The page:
Glenn Miller: Army Air Force Band


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Yesterday was the anniversary of D-Day, which always makes me think of Glenn Miller's Army Air Force Band (1943-44). The band—though short-lived with Miller at the helm—was one of the finest of the period and strangely among the least-recognized today.

Perhaps the appeal for me rests in the home-sick sweetness of the band's strings and the modern cool voicings of the brass. Or the fact that this band is so often heard on soundtracks of World War II documentaries. If your dad was in the service during this period, the band probably will remind you of him as well.

Miller's Army Air Force Band was more than a swing band. It featured brass and strings, and carried superb musicians who later would become prominent. The list includes John Carisi, Peanuts Hucko, Mel Powell, Carmen Mastren, Ray McKinley and Trigger Alpert. Most of the band's musicians had played in other major swing bands before winding up in the service. But the Army Air Force Band's real strength rested with its arrangers, including Powell, Jerry Gray and others. [Pictured above, from left: Glenn Miller, Ray McKinley and Mel Powell]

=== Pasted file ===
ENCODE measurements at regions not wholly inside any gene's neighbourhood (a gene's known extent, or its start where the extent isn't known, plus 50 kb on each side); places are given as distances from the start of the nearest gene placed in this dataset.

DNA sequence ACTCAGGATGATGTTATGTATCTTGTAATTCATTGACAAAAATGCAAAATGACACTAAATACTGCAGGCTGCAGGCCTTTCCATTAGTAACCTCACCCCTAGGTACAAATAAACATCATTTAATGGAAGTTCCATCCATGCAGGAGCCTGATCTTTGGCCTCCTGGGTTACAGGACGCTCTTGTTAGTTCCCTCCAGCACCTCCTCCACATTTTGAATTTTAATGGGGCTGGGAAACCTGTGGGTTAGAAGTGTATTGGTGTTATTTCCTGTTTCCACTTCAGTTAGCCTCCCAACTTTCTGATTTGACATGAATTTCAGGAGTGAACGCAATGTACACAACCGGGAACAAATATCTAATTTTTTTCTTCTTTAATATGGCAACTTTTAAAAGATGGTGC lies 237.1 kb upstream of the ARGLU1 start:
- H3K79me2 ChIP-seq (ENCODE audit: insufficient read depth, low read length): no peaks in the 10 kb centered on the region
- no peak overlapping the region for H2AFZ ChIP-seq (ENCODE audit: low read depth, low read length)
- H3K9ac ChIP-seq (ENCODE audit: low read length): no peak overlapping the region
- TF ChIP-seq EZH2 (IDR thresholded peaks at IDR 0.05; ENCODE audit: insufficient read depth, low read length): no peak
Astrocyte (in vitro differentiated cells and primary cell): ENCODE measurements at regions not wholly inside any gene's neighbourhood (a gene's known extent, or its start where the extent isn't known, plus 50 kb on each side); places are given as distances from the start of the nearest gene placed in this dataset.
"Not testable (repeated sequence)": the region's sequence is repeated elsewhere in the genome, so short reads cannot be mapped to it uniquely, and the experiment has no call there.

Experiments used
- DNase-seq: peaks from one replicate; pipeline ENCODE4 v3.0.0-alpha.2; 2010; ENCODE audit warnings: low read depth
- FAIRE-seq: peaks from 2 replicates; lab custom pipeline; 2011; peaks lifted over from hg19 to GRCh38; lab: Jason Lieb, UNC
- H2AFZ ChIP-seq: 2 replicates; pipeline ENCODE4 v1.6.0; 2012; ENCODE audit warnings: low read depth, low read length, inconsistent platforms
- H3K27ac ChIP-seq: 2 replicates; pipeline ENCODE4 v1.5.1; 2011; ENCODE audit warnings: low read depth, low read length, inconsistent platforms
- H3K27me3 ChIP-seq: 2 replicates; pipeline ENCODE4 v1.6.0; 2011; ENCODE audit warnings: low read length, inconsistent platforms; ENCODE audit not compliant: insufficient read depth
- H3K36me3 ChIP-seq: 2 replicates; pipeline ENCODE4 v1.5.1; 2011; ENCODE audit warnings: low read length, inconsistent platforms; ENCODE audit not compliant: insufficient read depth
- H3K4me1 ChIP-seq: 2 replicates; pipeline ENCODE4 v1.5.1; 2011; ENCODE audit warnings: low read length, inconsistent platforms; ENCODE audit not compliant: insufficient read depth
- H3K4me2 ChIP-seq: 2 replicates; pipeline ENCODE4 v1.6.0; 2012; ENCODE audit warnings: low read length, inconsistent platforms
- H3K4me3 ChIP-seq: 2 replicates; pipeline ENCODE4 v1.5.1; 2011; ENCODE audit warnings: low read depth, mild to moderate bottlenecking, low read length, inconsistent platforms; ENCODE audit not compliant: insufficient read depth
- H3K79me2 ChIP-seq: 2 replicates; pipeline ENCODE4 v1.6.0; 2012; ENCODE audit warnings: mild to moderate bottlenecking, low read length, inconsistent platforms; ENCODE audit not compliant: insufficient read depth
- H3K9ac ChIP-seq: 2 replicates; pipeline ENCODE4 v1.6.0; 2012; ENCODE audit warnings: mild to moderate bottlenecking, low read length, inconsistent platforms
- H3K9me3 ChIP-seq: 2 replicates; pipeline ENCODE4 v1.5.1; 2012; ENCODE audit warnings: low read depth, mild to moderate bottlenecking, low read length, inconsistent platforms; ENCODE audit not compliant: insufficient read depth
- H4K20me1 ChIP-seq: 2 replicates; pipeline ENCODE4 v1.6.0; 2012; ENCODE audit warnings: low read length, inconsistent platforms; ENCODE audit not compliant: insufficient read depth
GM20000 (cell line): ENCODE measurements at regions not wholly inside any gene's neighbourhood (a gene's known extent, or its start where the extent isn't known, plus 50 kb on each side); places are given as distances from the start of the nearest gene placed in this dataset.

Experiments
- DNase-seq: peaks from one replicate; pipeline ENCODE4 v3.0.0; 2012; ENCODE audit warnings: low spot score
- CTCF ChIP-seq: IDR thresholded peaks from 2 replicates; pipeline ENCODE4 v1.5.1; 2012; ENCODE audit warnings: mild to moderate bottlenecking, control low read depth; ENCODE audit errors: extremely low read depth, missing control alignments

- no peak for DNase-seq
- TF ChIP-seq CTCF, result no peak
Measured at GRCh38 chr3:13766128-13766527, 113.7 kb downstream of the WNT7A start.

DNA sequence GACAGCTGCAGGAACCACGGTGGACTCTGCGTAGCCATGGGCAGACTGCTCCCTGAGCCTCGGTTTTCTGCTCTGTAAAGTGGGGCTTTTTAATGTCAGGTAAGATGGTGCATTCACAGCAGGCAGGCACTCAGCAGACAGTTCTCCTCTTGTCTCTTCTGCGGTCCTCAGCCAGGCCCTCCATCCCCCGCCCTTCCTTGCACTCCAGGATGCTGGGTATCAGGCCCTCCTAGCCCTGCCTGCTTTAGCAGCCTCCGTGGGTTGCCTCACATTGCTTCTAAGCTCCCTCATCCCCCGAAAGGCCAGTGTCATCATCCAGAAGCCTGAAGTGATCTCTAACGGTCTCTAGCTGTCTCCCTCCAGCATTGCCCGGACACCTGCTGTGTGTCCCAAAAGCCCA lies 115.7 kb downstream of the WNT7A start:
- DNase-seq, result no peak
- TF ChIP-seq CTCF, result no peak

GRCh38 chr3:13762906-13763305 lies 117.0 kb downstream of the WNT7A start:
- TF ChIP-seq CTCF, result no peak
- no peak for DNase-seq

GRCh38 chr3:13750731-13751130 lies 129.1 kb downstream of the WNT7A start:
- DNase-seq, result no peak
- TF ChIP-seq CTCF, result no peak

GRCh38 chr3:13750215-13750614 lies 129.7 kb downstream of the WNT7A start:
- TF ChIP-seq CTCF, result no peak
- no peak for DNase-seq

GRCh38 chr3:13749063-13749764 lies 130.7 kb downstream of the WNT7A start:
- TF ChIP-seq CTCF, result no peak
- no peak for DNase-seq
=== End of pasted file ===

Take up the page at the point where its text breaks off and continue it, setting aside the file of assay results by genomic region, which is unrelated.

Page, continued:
The story of the band begins in 1942, just months after America entered the war. At age 38, Miller was too old to be drafted but still wanted to enlist. So he wrote a letter to Army Brigadier General Charles Young asking to be put in charge of an Army band. His request was granted, and Miller's civilian band performed its last concert in late September.

After his induction, Miller was transferred from the Army to the Army Air Force, evidently to motivate enlistment where it was needed most. Miller began his service by playing trombone in a 15-piece dance band at a training center in Alabama.

In 1943, Miller was transferred to Atlantic City, N.J., where many soldier-musicians received basic training. The musicians Miller cherry-picked for his next band were sent to Yale University in New Haven, where Miller rehearsed them between March and May.